Sphere is the 1998 film adaptation of Michael Crichton’s 1987 sci-fi classic, following a group of scientists as they descend to the bottom of the ocean to investigate a newly discovered spaceship. It’s a movie with a bunch of big names including Samuel L. Jackson, Dustin Hoffman, Sharon Stone, and most notably, Queen Latifah. Despite the depth of stardom in the cast the movie was a financial flop and was widely panned by critics. We’re here to dive in and explore whether the movie is as bad as it’s 12% Rotten Tomatoes score would suggest. Keep in mind that in doing so, we will spoil the story. Let’s go.
Reviewed by: Jake
Dustin Hoffman plays Norman Goodman. Norm’s a psychologist and he’s flying out to the middle of the ocean to join a group of scientists hand-picked to plunge into the depths and explore an alien spacecraft that was discovered on the seafloor. It’s been down there for about 300 years and needs to be scienced. Among the group is mathematician Harry (Samuel L. Jackson), marine biologist Beth (Sharon Stone), astrophysicist Ted (Liev Schreiber) and some other nondescript grunts including Queen Latifah.
The intrepid crew descends to a lab set up on the ocean bed and head over to the spacecraft when they feel they are prepared to make contact with whatever may be inside. Turns out what’s inside is American. And it’s from the future. Mind blown. There’s some mysterious cargo in the form of a gigantic, golden mercury sphere on the ship. The object quickly becomes the focus of the crew and Harry makes a trip out to the ship solo and finds a way to enter the sphere. Shortly thereafter, weird things start to happen. The crew receives encrypted messages from what they think is an alien, whose name they decode to be “Jerry”. Jerry likes to play games like sending giant squid to attack the crew’s base and populating the area outside with jellyfish that quickly kill Queen Latifah. There’s much consternation about the impossibility of the sea creatures and realization that the crew is in grave danger. To make matters worse, a storm on the surface prevents them from abandoning the mission, even as their numbers begin to dwindle.
An attack by the giant squid kills Ted and the Naval captain Harold (Peter Coyote). Harry sleeps through pretty much everything and spends his waking hours reading 20,000 Leagues Under the Sea. Harry has some chilling logic to describe his calm demeanor in the face of the fucked up events. He reasons that the spaceship is from the future, and it traveled back in time, so for the events leading to it’s crash to have taken place, the information of the discovery must have never gotten out, meaning everyone must die. Pretty soon, the surviving crew realizes that the events are actually manifestations of their own fears, and that entering the sphere has given them the power to make the things they are afraid of happen in reality. Norman discovers “Jerry” is actually Harry and they just fucked up because they are bad scientists. Inexcusable.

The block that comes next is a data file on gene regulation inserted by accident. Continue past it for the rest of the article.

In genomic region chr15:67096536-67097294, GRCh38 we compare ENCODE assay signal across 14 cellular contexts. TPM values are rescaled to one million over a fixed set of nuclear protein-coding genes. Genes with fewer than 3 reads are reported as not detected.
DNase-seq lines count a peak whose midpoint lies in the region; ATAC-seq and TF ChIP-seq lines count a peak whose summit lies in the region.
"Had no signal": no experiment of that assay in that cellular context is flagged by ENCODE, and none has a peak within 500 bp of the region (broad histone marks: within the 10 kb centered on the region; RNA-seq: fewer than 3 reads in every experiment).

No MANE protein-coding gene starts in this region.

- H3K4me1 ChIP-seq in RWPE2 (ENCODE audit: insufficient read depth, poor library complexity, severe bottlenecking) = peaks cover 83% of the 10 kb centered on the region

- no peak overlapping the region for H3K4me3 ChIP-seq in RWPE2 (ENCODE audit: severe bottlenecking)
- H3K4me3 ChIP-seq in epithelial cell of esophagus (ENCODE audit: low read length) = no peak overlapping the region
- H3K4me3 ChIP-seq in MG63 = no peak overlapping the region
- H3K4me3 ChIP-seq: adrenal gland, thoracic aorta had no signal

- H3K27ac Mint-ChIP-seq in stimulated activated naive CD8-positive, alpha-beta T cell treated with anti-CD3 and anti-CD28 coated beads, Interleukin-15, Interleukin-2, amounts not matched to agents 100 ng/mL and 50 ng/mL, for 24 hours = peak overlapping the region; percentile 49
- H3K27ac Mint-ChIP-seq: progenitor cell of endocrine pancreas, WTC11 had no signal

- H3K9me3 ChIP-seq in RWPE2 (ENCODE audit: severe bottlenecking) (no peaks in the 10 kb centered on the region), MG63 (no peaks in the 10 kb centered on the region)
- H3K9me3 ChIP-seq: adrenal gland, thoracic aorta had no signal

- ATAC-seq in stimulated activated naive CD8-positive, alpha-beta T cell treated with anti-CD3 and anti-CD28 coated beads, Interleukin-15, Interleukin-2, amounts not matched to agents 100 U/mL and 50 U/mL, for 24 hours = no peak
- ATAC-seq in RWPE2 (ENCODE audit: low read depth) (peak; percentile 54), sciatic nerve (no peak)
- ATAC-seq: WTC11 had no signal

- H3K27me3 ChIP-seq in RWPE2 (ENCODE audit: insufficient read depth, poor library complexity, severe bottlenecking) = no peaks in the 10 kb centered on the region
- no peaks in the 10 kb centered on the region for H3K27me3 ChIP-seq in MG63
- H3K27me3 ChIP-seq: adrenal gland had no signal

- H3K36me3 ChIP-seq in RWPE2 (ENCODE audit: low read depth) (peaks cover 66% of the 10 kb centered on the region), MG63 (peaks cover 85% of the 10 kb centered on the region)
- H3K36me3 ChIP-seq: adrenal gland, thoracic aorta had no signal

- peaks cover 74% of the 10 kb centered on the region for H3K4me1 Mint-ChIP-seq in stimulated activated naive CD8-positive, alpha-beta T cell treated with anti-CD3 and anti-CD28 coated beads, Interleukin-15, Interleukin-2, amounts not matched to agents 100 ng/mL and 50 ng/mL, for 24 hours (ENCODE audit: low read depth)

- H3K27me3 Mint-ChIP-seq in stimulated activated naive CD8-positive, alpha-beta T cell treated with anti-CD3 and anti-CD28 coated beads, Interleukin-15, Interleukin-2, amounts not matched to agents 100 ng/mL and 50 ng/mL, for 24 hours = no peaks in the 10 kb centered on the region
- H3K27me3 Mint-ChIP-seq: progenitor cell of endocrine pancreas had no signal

Chaos ensues but eventually Norman, Beth, and Harry are able to evacuate the habitat in an escape sub after Beth tries to kill everyone by being scared of the spaceship blowing up. Good work Beth. Upon returning to the surface, they decide that they have the power to forget about the sphere, ensuring the info about the sphere and the spacecraft never gets out. The sphere, seemingly peeved by the ease at which its new friends completely forget about it, flies away into space. Fin.
What the Movie Does Right
Being based on a novel, it’s hard to appropriately assign credit, but the story of Sphere is a novel one. The blend of space and underwater horror makes for a very eerie backdrop that provides plenty of tension and claustrophobia over the course of the film. Adding in the mystery of the sphere and the time travel question only helps give the story an even more unique feel. As far as film adaptations of novels are concerned, this actually does a pretty good job as well. Most of the major ground is covered and though there are a few elements that will be discussed in the next section, there isn’t an overwhelming amount to complain about here.